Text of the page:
In Iraq, Moscow used the Kurds as a trump card not just against Washington but also against Baghdad. The Soviets supported Kurdish demands for national autonomy. Throughout the 1950s, when Moscow had an opponent in Baghdad, this support became a lever to keep the central government in check. But even in the case of pro-Soviet governments that followed the 1958 revolution, Moscow wanted to preserve the Kurdish trump card. In the 1960s, Moscow led international efforts at the United Nations charging Iraq with conducting a genocidal war against the Kurds. In 1970, Moscow mediated between Baghdad and the Kurds to sign a peace agreement that provided for the autonomy of Iraqi Kurds. After 1973 when the Kurds adopted an openly pro-Western stance due to growing ties between the Iraqi and Soviet governments, the Soviets supported Baghdad’s war against the Kurds, which generated demand for Soviet weapons. No matter which direction they leaned, the Kurds served as Moscow’s leverage in Baghdad.

During this period, the Soviet Union established close relations with Turkey’s Kurds as well. In the 1970s, the Kurdistan Workers’ Party (PKK) was established as a Marxist-Leninist and Kurdish nationalist organization. The works of Vladimir Lenin and Joseph Stalin became the “main, if not the only, ideological sources of the PKK’s assumptions, beliefs, and values.” After the extensive repression that followed the 1980 military coup in Turkey, many PKK members left the country for Syria, a close Soviet ally, where they received considerable support from the Hafez al-Assad regime. Moscow provided material support and training through their proxies but the political support to the PKK was public.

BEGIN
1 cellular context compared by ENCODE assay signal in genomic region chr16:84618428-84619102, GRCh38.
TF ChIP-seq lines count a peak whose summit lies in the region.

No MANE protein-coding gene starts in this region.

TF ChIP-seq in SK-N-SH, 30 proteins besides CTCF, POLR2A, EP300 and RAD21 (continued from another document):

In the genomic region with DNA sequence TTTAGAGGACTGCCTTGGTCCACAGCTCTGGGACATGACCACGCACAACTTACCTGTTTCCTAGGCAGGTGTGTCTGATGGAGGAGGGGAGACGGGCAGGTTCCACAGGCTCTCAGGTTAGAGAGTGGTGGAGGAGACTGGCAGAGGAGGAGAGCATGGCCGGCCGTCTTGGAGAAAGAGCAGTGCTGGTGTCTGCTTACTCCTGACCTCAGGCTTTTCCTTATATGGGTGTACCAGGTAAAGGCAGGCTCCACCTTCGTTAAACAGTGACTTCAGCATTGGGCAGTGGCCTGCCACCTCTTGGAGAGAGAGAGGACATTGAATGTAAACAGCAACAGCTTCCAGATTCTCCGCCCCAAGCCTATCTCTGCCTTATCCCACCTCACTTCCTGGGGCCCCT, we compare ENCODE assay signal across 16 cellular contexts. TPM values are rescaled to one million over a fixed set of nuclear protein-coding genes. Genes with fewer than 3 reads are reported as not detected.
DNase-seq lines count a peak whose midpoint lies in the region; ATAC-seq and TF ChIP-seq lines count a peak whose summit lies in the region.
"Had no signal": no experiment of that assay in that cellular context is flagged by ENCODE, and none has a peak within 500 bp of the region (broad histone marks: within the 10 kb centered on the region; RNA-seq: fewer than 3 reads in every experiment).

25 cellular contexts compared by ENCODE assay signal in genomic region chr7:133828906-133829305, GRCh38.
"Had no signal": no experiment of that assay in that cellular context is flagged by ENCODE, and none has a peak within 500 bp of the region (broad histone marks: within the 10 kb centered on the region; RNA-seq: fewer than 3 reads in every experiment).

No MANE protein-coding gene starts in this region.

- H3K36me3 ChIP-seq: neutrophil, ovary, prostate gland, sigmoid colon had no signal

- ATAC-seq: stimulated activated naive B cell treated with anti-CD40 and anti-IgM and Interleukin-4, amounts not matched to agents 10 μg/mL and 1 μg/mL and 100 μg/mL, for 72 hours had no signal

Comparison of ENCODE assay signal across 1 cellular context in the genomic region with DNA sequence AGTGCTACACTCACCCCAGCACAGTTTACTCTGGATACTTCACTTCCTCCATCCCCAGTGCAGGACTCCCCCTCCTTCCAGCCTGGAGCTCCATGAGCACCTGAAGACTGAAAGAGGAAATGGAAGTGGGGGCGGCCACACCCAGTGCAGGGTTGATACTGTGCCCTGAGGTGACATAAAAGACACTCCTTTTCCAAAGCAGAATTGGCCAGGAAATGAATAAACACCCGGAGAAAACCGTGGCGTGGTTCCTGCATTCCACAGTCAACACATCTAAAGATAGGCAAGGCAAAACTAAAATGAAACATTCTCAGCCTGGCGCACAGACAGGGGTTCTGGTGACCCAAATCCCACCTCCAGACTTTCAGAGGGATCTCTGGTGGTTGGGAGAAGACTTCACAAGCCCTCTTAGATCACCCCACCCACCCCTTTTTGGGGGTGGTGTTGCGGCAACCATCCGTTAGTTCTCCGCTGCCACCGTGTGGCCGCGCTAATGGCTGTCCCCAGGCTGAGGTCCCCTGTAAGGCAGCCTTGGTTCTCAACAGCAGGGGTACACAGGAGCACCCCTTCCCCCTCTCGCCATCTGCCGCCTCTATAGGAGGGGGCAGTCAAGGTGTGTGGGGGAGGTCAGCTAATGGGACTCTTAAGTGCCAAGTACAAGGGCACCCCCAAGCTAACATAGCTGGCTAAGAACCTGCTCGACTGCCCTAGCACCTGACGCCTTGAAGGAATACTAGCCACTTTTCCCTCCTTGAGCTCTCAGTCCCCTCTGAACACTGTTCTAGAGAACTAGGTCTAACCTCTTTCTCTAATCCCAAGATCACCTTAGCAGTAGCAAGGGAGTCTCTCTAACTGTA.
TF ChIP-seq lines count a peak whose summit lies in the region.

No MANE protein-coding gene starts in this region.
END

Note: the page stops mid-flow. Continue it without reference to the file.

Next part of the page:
After the Cold War, Russia kept the Kurds as a trump card to exert pressure on Turkey. In an effort to close its widening foreign trade gap and fill the void left by the collapse of the Soviet Union, Turkey sought to cultivate closer ties to the new republics in Russia’s backyard. To restrain Turkey’s influence, Moscow played the Kurdish card.

https://warontherocks.com/2017/12/why-i ... ian-kurds/